Democratic Consolidation

Analysis of the Macedonian Presidential Elections

On 13th of April, Macedonia had its first round of the Presidential elections. The incumbent, Professor Gjorgje Ivanov, supported by the conservative VMRO-DPMNE, faced three challengers: Stevo Pendarovski supported by the former communist SDSM; Iljaz Halimi from the ethnic Albanian opposition party, DPA and Zoran Popovski from the newly founded GROM. Turnout was 49%, less than in 2009 when at the first round of presidential elections it was 57%, and much less than at the last local elections last spring when turnout was 67%. The coalition partner of VMRO-DPMNE, ethnic Albanian party the...

Revisiting the Legality of Kosovo’s Independence in the Light of Crimea

The Russian President Putin and the Crimean Declaration of Independence employed the Kosovo case in attempt to defend the legality of Crimea’s secession and annexation by Russia. This analogy commences with a paradox as Russia has continuously maintained that Kosovo’s independence was in violation of international law.

Be that as it may, the recent developments in the Crimea have revitalized the debate on Kosovo’s statehood, prompting politicians and academics to re-examine its legality.

Some scholars have rightly recalled that unlike in the Crimea where no...

Why Kosovo constitutes a legal precedent and Crimea does not (yet)

On 27 March 2014, the General Assembly of the United Nations adopted a non-binding resolution entitled “Territorial Integrity of Ukraine”, calling on States, international organizations and specialized agencies not to recognize any change in the status of Crimea or the Black Sea port city of Sevastopol, and to refrain from actions or dealings that might be interpreted as such.

By a...

What the elections mean for Serbian democracy

When Aleksandar Vučić gave his victory speech on Sunday, after the resounding victory of his Progressive Party, his seriousness seemed in no proportion to his success. For the first time, since the second multi-party elections in 1992, can a single party govern the country alone. With 48.34% of the vote and 156 (of 250) seats in parliament, the party does not require a coalition partner, unless it wants a majority to the change the constitution.  There are dangers in this victory, both for the victor and for the Serbian democracy. First, Vučić and his party might have won a Pyrrhic...

Serbia’s new old master

With all eyes on the referendum in Crimea, few fellow political buffs outside the Balkans have taken note of the general elections held in Serbia last Sunday. For good or for ill, Belgrade is not the epicentre of European politics that it was two decades ago. By the standards of days gone by, the snap polls called at the behest of the Serbian Progressive Party (SNS), the largest faction in the outgoing parliament, were a rather dull affair. They largely fulfilled the SNS objective: SNS secured a...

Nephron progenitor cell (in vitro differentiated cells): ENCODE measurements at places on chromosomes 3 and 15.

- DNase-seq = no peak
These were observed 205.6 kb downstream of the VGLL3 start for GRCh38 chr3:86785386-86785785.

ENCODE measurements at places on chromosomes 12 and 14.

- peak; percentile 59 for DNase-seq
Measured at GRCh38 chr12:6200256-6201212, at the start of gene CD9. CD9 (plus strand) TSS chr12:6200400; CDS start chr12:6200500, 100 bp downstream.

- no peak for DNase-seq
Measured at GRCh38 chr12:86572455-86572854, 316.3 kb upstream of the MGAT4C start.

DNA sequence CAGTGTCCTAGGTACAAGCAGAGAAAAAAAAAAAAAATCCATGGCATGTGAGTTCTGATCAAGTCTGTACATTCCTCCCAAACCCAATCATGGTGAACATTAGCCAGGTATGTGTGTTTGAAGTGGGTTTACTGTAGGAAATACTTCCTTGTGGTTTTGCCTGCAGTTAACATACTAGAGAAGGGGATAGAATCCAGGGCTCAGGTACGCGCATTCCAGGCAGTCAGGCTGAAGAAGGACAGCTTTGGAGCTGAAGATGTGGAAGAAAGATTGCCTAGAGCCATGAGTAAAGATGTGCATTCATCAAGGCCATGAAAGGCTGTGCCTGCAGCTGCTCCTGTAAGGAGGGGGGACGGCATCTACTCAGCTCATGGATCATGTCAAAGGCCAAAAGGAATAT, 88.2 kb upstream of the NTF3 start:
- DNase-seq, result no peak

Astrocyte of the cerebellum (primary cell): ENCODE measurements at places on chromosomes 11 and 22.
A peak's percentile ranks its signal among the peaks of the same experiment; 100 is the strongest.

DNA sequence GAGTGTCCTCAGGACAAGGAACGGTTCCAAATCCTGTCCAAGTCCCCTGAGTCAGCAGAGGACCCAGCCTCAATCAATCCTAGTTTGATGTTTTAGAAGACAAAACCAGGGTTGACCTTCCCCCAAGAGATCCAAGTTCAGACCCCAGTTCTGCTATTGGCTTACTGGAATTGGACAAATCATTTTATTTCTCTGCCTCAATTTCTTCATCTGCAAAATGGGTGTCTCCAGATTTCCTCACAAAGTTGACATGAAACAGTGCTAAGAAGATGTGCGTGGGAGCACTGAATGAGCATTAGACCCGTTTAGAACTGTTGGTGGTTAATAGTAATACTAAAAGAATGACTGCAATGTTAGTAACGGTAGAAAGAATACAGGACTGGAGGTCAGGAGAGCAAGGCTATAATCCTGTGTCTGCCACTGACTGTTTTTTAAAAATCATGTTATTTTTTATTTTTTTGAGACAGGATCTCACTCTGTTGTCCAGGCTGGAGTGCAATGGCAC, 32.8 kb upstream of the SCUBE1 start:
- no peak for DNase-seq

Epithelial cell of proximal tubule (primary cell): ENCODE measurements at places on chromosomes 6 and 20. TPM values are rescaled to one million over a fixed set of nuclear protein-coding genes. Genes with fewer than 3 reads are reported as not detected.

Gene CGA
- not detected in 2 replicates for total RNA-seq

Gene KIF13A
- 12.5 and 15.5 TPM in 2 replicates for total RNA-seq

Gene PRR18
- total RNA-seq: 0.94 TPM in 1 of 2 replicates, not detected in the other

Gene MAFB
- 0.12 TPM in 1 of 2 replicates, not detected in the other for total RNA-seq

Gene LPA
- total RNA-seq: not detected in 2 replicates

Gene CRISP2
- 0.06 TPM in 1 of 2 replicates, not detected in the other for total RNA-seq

"Just Do It" ... ?

When it comes to the western Balkans and European integration, certain metaphors come in and out fashion. It used to be said that Balkan countries were like cyclists; they had to keep moving forward, otherwise if they stopped, they would fall off. This went out of fashion when it was realised that actually, if a country stopped, it did not just halt, it went backwards, and you cannot cycle backwards.

You can’t really sail backwards either, but never mind. After bikes, came yachts, as in the Regatta Principle. Now this is going out of fashion too. Maybe this is because, when...

A wake-up call for a new and more democratic Bosnia

Nobody expected the massive outburst of violence on Bosnian streets two weeks ago. However, given the disastrous economic and social situation in the country, huge unemployment (up to 70% of the Bosnian youth face unemployment) and exploding poverty rates, massive social protests were only a matter of time. Bosnia has been in a permanent crisis since the elections in 2006. The complex Dayton structure, based on the ethnic principle and division, has created a Frankenstein-country dominated by ethno-political elites. For almost two decades, ethno-political elites have invested their energy...

EU scrutiny and rule of law priorities in Albania

On December 2013, the Council of the European Union decided to decline Commission’s recommendation to grant Albania candidate country status. The decision is left pending on country’s “continued implementation of anti-corruption and judicial reform strategies”, which will be re-assessed in June 2014. In a way, Council’s decision is nothing new. Since its application for membership in April 2009, Albania has collected a rather unique three-year saga of refusals from the EU --an...

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